Earlier this month, an FDA Advisory Panel voted unanimously to recommend that the FDA formally approve first ever cannabis-based drug, Epidiolex. Manufactured by GW Pharma (GWPH), Epidiolex is already approved in the U.K. for treating seizures in children who suffer from epilepsy as the result of Lennox-Gastaut syndrome and Dravet syndrome. The drug has proven to be so effective, industry insiders believe the FDA will be hard-pressed to override the advisory panel’s recommendation. Epidiolex’ pending approval sets the stage for a dramatic shift in cannabis drug policy in the U.S.
Currently, the Drug Enforcement Administration (DEA), classifies cannabis as a Schedule I drug, meaning it has no medical benefit and is highly subject to abuse. To provide some frame of reference, oxycodone and cocaine are Schedule II drugs, meaning that according to the DEA, are less dangerous than cannabis.
If the FDA formally approves Epodiolex, it would call into question the Schedule I status of cannabis, and while the DEA is under no obligation to reschedule the drug, it too would be hard pressed to disregard the FDA’s findings as it relates to the medical benefits of Epidiolex.
Although the outcome is far from certain, the general consensus is that the FDA will approve Epidiolex before the end of June, and that cannabis will be rescheduled by the DEA within 90 days (which would be the statutory deadline for doing so).
In anticipation of this likely outcome, consolidation in the cannabis industry is heating up. Big players are jockeying for position in the U.S. and Canadian markets, as a roll-up strategy appears to be the method of choice for gaining market share.
Earlier this week, Aurora Cannabis (ACBFF) agreed to acquire competitor MedReleaf in an all stock deal worth $2.5 billion (USD). The deal is the largest ever in the cannabis space, and Aurora stated that the company will continue to look for other acquisition opportunities. Over the past two years, Aurora has made 15 acquisitions or strategic investments.
It is expected that Canadian companies like Aurora will begin to encroach on the U.S. market, as federal regulation begins to loosen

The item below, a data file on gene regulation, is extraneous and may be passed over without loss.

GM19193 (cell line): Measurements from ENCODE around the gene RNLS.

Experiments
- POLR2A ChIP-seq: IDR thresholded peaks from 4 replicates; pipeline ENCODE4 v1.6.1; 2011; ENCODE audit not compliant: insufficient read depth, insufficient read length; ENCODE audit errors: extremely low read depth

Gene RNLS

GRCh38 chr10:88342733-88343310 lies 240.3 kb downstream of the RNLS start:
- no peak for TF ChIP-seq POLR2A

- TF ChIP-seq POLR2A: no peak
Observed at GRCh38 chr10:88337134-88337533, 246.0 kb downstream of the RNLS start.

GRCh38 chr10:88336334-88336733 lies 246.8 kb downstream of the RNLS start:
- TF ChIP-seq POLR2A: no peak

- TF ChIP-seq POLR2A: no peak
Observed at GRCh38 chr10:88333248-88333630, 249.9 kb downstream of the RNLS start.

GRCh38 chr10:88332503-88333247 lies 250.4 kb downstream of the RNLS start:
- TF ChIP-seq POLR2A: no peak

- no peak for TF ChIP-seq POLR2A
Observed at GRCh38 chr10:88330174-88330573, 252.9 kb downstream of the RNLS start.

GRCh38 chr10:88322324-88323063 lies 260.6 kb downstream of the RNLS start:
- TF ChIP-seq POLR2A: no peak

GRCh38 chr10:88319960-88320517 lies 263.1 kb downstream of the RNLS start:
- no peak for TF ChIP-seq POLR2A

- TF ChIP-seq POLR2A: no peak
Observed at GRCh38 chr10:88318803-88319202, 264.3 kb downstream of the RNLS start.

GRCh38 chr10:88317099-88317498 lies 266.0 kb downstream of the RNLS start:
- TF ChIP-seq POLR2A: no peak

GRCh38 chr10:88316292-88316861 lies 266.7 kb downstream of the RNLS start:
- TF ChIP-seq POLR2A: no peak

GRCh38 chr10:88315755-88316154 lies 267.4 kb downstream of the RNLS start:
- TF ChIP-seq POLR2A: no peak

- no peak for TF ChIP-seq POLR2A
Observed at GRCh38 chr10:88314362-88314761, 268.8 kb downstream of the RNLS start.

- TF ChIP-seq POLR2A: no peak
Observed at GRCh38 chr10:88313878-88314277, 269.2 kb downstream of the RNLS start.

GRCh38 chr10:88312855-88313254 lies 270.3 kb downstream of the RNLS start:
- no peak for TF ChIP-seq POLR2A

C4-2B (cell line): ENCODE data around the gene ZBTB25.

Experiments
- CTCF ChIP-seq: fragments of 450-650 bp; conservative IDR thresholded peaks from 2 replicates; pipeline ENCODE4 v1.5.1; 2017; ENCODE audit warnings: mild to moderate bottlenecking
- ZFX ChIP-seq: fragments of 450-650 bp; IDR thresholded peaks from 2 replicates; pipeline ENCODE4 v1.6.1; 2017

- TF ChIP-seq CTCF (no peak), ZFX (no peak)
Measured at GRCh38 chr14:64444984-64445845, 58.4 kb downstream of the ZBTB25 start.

Another Canadian cannabis company, Canopy Growth, has filed for a listing with the New York Stock Exchange. (NYSE). If successful, Canopy would be the first pure-play cannabis company listed on the NYSE. Canopy is expected to begin trading later this month under the symbol CGC. Constellation Brands (STZ) owns a 10% stake in Canopy, and wholly owns Corona (CRON), a fund that deploys capital in the cannabis space.
Industry experts anticipate that once cannabis becomes federally legal, large U.S. multinationals like Constellation, will become more aggressive in acquiring or investing in cannabis companies.
That means U.S. cannabis companies could become particularly attractive targets to larger companies up north.
Our favorite in the space remains GB Sciences (GBLX), who stands to be a direct beneficiary of medical cannabis approval. The reason is that GB Sciences has perfected a proprietary tissue propagation technique that enables the company to breed genetic twins from mother plants, as opposed to just growing offspring. Plants are living things, and like all living things, offspring are genetically different from their parents. A slight genetic variation from mother to daughter plant might not be too significant for recreational cannabis use, but medicine must be exact every time.
The ability to produce virtually identical twins, means that GB Sciences has the capacity to grow cannabis it a consistency and purity that will be required by the FDA for medical grade medicine. Nobody else in North America has that capacity.
As bigger players look to acquire best-in-class companies who are poised to benefit from the FDA’s approval of cannabis-based medicine, we think GB Sciences stands out as very attractive potential target.
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